For a decade, Flick has been president of the board of directors of Northwood Renaissance, a nonprofit community development corporation founded to help revitalize the neighborhood. The organization helped launch a turnaround on Northwood Road, and in 2002, it began buying up or acquiring purchase options for 70 percent of an "anchor site" at the west end of Northwood Village. The plan was to bring in a Publix and build 90 residential apartments and 15,000 square feet of retail, with a parking deck folded into the building.
It had also bought seven parcels for the Village Center on the four acres of blighted blocks Flick had pointed out to Perez on their morning walk. The riot-prone concert hall, the convenience store, and the roofless buildings were bulldozed. Even better, Northwood Renaissance landed a $10 million grant in state tax credits — an extremely competitive award — to underwrite the affordable-housing project. Village Center would combine retail space on the ground floor with 84 affordably priced apartments on the second. They figured the cost of the project at about $26 million.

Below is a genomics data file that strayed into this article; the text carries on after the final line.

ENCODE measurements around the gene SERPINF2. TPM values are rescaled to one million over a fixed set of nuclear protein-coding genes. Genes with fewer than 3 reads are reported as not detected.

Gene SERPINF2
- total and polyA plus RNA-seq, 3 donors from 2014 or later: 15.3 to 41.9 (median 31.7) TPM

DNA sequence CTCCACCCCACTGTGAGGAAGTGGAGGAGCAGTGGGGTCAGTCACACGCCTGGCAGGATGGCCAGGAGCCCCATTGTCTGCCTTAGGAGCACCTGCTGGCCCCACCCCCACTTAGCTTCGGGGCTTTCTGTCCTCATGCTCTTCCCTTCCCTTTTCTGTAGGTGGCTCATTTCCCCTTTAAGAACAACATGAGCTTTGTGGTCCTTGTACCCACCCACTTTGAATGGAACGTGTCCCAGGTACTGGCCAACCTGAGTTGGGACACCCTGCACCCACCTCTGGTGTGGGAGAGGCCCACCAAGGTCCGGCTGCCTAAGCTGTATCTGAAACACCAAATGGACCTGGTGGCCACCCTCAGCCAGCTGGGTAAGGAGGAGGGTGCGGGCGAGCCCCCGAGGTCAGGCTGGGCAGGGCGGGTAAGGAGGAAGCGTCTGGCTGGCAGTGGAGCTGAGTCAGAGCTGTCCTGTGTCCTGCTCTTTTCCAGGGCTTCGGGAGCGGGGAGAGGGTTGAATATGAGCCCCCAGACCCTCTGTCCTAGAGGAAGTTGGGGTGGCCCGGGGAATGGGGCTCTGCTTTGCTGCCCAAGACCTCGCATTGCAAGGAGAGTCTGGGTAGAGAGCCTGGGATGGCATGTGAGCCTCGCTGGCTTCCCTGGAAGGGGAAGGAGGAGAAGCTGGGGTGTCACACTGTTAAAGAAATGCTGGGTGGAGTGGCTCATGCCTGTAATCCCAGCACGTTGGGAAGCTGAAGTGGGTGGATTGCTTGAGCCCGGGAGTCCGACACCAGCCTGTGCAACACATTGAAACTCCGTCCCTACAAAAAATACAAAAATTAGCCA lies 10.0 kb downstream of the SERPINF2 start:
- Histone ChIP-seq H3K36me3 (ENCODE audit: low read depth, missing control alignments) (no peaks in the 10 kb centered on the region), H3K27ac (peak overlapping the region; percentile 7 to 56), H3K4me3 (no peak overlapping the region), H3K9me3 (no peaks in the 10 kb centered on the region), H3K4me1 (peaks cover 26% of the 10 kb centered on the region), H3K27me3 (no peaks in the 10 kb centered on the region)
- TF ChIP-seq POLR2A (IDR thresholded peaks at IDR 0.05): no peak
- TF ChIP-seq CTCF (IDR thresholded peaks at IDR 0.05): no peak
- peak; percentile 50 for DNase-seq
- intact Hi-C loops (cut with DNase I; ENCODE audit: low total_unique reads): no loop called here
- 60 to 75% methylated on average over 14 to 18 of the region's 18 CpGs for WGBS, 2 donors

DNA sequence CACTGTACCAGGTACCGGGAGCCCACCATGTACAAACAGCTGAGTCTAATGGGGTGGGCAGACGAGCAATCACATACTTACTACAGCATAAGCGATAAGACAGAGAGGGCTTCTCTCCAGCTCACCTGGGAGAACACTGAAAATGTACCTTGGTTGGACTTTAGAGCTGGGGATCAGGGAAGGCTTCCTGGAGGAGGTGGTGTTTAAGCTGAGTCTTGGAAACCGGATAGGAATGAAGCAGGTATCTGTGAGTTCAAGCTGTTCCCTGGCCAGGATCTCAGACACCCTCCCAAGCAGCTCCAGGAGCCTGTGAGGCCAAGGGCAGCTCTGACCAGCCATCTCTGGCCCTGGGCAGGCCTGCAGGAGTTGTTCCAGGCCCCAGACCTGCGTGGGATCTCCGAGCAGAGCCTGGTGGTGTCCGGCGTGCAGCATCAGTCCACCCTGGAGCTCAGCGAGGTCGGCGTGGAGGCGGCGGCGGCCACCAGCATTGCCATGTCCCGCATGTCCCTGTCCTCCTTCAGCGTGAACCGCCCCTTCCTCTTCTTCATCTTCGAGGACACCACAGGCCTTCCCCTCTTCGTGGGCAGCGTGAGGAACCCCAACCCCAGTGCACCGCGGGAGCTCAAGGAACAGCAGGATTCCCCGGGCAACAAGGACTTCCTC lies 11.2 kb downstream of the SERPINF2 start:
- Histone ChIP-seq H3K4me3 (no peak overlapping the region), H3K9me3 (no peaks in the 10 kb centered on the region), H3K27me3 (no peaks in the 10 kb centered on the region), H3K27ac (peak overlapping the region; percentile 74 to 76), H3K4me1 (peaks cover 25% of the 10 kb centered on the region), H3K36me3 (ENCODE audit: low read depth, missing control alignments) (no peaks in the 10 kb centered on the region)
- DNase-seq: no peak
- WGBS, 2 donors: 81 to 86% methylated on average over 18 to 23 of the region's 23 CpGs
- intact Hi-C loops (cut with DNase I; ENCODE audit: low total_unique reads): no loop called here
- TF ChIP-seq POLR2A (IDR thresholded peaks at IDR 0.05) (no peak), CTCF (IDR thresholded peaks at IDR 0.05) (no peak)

Northwood Renaissance's plans had the support of former Mayors Nancy Graham and Joel Daves. The mayors trusted Northwood Renaissance's leaders enough to give the nonprofit a $150,000-a-year contract to "remedy blight" in the neighborhood. With the money, Northwood Renaissance served as the city's makeshift Community Redevelopment Agency (CRA), tasked with bringing new businesses into the commercial district. The grant paid the salaries of three employees, including an executive director, Terri Murray. It also provided $30,000 a year for marketing.
When Frankel took office in 2003, she initially showed support for Northwood Renaissance. Frankel connected the organization with a developer that had built 20 other mixed-use projects with Publix as a tenant. The city also helped Northwood Renaissance assemble the Village Center site by threatening owners who held dilapidated buildings with condemnation.
Even so, Northwood Renaissance was not universally loved. Progress, at least according to some business owners, had been agonizingly slow. "Drip, drip, drip," landowner Rod Tinson was often quoted as saying.
"I came to Northwood and I saw this little village that was going to be restored," Scott Curry remembers. Curry had relocated his interior design business, House Dressings, to Northwood in 2001. "Northwood Renaissance was courting businesses to come to Northwood, talking about beautification and marketing. But the money was never there. After eight months, I was extremely discouraged. Nothing ever happened."